Devastated People In Iceland Hold Funeral For Glacier After It Was Disappeared Because Of Climate Change
People in Iceland were horrified after they found out that one of their glaciers was disappeared because of climate change. Based on the satellite images, Okjokull just had minimum traces of ice on the top of a volcano.
It was officially declared dead in 2014 after researchers noticed that it wasn’t thick enough to move. The recent NASA pictures also showed how much ice had receded since then.
Naturally, people who were upset with the development, decided to honour the glacier and they travelled to the spot where it once stood and held a funeral for it. To highlight the impact, they also held a plaque with a serious message on it.
“Ok is the first Icelandic glacier to lose its status as glacier,” it reads.
“In the next 200 years all our main glaciers are expected to follow the same path. This monument is to acknowledge that we know what is happening and what needs to be done.
“Only you know if we did it.”
Apart from the message, it also highlighted the current level of CO2 in the atmosphere so that generations in the future have a reference point to look back on.
People brought signs that said ‘Declare Climate Emergency’ and ‘Pull The Emergency Brake’ as they hiked to the site.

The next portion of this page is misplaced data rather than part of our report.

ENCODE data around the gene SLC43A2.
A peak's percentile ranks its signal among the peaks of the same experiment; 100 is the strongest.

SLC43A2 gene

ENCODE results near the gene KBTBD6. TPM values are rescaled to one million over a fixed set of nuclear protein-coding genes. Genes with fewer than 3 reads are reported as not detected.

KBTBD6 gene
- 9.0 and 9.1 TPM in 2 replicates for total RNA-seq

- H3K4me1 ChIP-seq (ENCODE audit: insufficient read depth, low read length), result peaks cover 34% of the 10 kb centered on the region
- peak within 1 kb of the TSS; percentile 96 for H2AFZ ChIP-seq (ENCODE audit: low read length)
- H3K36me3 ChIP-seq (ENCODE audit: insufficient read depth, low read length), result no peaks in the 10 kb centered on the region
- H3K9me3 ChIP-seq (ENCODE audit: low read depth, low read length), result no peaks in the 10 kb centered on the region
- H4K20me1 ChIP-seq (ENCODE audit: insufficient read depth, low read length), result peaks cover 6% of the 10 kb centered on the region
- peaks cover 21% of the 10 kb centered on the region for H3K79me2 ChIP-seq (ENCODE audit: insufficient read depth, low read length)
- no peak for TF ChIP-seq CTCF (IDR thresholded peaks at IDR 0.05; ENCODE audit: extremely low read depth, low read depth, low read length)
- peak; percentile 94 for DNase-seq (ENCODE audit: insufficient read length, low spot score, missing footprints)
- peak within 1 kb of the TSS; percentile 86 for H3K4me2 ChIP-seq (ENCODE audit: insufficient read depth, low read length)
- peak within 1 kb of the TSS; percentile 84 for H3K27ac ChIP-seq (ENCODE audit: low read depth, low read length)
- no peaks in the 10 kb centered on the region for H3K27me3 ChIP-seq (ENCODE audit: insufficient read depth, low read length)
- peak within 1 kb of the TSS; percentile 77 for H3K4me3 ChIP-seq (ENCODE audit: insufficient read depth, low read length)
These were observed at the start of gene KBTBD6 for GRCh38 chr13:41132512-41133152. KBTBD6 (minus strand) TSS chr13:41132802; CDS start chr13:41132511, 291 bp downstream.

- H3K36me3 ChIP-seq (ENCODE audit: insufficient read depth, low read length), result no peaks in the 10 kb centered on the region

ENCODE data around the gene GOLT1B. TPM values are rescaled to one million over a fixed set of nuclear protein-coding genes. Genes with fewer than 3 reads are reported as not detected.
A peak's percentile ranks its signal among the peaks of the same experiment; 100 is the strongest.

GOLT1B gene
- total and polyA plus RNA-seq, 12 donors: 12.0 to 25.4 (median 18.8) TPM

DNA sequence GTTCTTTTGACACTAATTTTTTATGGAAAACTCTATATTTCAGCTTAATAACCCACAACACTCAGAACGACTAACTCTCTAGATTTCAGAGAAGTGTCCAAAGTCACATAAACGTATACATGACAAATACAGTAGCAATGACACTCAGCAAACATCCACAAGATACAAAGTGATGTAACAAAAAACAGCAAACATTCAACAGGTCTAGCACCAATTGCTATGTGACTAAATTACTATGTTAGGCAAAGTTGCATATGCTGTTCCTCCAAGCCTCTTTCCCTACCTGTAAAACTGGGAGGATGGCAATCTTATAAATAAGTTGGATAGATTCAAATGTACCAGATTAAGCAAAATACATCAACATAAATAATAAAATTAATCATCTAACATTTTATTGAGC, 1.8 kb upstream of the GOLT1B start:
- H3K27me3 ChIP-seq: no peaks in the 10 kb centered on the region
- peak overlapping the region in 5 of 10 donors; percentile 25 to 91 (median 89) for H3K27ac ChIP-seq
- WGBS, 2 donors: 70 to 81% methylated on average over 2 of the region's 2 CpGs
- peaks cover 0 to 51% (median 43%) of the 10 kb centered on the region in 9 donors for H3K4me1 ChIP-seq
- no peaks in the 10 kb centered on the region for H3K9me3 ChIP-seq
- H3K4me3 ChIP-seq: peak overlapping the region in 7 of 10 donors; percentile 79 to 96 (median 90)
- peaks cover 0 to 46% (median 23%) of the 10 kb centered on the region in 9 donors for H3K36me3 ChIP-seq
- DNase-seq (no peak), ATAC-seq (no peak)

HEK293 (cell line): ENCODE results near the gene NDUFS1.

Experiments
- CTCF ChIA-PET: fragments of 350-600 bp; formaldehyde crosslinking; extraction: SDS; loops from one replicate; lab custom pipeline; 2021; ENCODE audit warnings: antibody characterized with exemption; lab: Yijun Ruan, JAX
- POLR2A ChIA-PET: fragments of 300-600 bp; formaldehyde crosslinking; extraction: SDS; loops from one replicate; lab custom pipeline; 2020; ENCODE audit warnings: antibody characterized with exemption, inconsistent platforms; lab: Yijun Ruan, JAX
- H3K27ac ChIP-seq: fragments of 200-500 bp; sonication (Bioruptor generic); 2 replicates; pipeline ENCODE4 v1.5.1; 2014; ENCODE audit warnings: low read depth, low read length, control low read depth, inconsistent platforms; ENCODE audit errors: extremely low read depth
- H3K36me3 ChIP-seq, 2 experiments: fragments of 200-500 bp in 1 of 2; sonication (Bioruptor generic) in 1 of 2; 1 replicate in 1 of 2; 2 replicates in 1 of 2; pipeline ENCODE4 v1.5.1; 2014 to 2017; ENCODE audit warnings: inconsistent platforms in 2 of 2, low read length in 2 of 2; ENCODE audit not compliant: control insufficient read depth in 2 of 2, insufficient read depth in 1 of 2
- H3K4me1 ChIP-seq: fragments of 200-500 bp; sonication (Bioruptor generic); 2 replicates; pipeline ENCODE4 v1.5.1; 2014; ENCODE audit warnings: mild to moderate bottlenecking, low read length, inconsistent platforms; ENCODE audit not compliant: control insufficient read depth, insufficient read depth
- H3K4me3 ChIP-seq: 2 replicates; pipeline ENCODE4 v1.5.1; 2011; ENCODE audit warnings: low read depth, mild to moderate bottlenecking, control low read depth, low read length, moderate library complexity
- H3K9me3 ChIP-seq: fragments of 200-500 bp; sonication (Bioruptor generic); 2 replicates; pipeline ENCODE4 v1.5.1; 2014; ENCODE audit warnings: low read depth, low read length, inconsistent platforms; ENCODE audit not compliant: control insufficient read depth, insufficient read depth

Ok used to stretch for more than 15 square kilometres, so this isn’t a little ice block that we’re talking about here.
Iceland’s Prime Minister Katrín Jakobsdóttir said: “This is the first Icelandic glacier that’s formally declared an ‘ex-glacier’.
“But if the predictions of the scientists… if we see them happening, we will see other glaciers disappear in the next decades and centuries, which is obviously a very big thing for our landscape, nature, ecosystem, but also for our energy system because we produce renewable energies from the glacier rivers.
“I think it’s so important for every leader of the world to be conscious of that.
“We are seeing the faces of climate crisis differently around the world, but it’s the same crisis. And we need international cooperation on an unprecedented scale. We really need to rethink the way we are working to meet this challenge.”
In 2000, glaciologist Oddur Sigurdsson made a map of all the glaciers around Iceland and found more than 300. Seventeen years later, 56 have disappeared.
Watch the video below: